Before attempting to foster pets we want to make it clear that you don’t need to become a foster parent right away. With the economy in a downturn, we understand that families are struggling and they are your first priority. This article is mainly directed at those who have the recourses to foster pets and can help because foster pets require a lot of work and money. However, if you do fit in this category, you can be instrumental in helping save the lives of pets. If you are on the fence about whether or not you should foster pets here’s how you can make a difference during the Coronavirus outbreak.
More dogs are being dumped than ever before
Because of this pandemic, more and more animals are being left homeless or at shelters. That means shelters are filling up fast, and resources are being drained. When you foster pets you can help free up space for other animals and make it easier for more dogs to get care. Fostering saves lives. Homeless pets are becoming more common and oftentimes could have been prevented. You should foster pets if you are looking to have an impact on your community and can financially support a pet during this time. Most fostering will center around dogs and cats. You can foster a dog by joining a volunteer organization or by getting in contact with your local animal shelter.
You can save a life
That’s the whole point of foster care. It saves not only the life of the dog you take in, but also others who go to the shelter. When you foster pets, it helps volunteer networks divert resources to finding homes for other dogs, performing surgeries on dogs, and providing pets with food. Fostering shelter animals during the Coronavirus is helping a vulnerable community when they need it the most. You won’t receive a medal, but you may just make a new best friend.
You will have a partner while you work from home
One of the best benefits of fostering pets is health benefits. Dogs and cats can be a great companion during this lonely crisis, and although you will need to make some adjustments, they can leave a lasting mark. Dogs make you more active and prone to a healthier heart. When you foster pets you get to see improvements in the animal and watch them grow more comfortable with you. You develop a relationship with them and a bond that can be nice to have if you are stuck at home. I do want to stress something though. If you have a family or children you all need to be on board with this decision. Sometimes, foster pets can be damaged and have development issues along with trust issues. This means it can take a while to warm up to your family. Everyone needs to understand that you need to gain the dog’s trust. Children need to be careful when interacting with pets. You need to make sure you are providing a welcoming environment for the pet and not something chaotic.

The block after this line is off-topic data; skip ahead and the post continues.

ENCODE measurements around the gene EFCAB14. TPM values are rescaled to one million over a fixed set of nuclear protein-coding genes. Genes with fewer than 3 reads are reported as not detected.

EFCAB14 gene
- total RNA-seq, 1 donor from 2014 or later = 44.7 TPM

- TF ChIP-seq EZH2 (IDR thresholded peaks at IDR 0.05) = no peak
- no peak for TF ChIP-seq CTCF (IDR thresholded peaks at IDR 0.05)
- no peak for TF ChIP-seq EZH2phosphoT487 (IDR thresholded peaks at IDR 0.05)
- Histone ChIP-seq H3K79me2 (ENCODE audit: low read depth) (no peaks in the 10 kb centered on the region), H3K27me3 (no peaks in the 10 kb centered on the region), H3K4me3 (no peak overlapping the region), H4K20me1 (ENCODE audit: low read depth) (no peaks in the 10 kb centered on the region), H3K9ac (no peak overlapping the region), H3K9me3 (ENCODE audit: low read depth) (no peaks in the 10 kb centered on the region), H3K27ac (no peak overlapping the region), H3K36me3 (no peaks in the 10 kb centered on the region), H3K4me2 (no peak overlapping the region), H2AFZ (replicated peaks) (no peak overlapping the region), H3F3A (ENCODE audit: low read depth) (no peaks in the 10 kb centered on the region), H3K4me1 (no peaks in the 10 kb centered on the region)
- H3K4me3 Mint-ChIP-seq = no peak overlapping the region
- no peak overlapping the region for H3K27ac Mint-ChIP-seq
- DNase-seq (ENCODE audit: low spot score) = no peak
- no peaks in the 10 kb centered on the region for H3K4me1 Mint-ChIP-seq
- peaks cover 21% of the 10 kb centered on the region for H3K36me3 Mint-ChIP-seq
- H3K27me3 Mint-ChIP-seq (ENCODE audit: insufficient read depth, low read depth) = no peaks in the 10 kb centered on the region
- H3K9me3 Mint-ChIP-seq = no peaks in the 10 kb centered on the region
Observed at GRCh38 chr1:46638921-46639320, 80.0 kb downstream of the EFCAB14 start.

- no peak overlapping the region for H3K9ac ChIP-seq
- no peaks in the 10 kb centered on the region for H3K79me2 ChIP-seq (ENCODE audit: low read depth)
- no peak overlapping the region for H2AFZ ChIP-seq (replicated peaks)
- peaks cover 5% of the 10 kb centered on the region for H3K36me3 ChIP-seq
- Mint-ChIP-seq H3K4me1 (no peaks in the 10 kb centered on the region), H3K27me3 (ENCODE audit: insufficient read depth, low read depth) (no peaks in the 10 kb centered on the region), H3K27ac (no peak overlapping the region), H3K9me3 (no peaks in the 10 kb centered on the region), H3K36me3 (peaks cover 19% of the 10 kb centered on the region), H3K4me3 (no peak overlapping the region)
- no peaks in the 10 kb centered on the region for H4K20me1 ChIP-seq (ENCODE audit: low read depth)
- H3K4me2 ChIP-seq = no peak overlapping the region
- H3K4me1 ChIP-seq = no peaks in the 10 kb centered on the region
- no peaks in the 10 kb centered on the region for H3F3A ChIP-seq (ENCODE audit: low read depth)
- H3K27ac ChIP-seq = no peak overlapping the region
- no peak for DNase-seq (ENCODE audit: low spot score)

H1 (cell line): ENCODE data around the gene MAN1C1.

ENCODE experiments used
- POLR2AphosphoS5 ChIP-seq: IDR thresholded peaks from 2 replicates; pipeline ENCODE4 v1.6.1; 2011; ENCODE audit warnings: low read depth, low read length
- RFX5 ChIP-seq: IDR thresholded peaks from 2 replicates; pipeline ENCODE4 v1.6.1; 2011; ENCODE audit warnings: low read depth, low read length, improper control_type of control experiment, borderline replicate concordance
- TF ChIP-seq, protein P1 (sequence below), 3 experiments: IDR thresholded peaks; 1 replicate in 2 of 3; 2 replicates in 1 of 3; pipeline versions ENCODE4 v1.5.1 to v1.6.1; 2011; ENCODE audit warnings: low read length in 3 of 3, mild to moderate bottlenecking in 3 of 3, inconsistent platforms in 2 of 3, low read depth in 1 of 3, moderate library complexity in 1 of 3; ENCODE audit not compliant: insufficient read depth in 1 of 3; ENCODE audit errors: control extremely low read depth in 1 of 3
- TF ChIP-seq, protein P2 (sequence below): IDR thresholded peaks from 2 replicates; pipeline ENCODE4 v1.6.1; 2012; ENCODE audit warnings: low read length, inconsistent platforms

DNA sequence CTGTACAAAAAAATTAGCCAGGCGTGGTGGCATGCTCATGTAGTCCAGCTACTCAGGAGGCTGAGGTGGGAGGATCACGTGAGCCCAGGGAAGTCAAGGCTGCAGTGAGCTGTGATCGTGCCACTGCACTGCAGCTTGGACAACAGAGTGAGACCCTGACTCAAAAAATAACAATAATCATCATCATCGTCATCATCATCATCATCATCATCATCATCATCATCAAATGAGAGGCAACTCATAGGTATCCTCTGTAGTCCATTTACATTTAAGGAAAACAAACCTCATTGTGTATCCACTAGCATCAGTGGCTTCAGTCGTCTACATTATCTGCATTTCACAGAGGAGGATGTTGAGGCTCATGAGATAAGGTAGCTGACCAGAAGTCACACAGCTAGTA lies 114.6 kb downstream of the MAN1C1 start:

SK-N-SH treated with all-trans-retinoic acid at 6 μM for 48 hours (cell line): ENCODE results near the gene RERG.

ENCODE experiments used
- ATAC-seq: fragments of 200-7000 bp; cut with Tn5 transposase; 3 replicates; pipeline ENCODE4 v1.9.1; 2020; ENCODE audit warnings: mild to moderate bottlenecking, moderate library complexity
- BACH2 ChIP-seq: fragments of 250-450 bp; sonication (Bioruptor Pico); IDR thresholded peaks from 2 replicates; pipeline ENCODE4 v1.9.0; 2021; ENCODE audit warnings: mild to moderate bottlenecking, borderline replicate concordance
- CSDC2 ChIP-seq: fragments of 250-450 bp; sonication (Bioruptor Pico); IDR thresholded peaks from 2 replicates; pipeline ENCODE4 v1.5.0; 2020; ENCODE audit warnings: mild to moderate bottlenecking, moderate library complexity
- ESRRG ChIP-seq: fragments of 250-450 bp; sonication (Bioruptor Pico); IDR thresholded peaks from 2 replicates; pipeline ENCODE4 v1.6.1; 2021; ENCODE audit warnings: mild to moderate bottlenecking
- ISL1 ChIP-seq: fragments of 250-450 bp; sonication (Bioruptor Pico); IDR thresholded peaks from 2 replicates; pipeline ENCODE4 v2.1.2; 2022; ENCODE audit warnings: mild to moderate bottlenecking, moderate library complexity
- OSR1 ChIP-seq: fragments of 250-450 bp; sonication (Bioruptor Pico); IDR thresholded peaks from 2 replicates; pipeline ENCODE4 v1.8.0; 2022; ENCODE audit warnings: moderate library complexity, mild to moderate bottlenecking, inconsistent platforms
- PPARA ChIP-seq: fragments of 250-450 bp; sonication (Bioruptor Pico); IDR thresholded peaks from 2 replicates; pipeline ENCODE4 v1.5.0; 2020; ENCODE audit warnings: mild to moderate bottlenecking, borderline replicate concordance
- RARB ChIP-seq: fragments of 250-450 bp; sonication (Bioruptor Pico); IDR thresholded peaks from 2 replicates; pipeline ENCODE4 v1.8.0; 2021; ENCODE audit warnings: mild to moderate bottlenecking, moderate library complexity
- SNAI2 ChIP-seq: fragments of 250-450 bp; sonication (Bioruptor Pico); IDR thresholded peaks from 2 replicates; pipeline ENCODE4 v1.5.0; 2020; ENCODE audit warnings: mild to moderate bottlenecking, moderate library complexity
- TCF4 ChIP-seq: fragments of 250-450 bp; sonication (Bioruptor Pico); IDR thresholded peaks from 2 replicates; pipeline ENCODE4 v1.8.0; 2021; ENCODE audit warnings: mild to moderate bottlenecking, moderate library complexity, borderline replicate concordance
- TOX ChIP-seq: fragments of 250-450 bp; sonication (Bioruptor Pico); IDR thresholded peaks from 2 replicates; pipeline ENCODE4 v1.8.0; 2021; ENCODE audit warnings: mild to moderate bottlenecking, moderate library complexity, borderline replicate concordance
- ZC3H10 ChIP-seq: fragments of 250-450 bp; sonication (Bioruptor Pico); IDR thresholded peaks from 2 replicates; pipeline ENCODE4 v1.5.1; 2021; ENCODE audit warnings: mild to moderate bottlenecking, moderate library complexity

If I may add some anecdotal evidence. I adopted a dog over a year ago, and although she has warmed up to me and my wife, she will still hide when guests come over. Foster pets can be slow to trust because of abuse and it will take time to establish that trust. Make sure everyone understands this. My dog follows me around everywhere and loves playing with me, but she will also bark or hide from neighbors if they come too close.
It can prepare you for adoption
Although it doesn’t always happen, some people who foster pets end up adopting them or adopting others. If you are looking to adopt animals in the future, this can be a great opportunity to get to know a pet before adopting them. In addition, because you are a foster parent you get to help pets get adopted and find their forever home. This can be a very rewarding experience and makes all the hardship of fostering worthwhile.
You want to make an immediate impact
Fostering pets is temporary, but the stories these dogs tell can last a lifetime. If you want to help animals live a long and happy life even during this pandemic, now is the time to act. Although applications and wait times vary from shelter to shelter, you can do some real good for those dogs. Not only that, but you will also be helping those shelter workers and volunteers who are on the front lines of saving dogs. Your time, energy, and money will not go to waste. In fact, fostering pets is going to have ripple effects that will benefit other animals for many years to come.
Like this content and want more? Subscribe to Dock Line Magazine and receive free content like this in your email every month!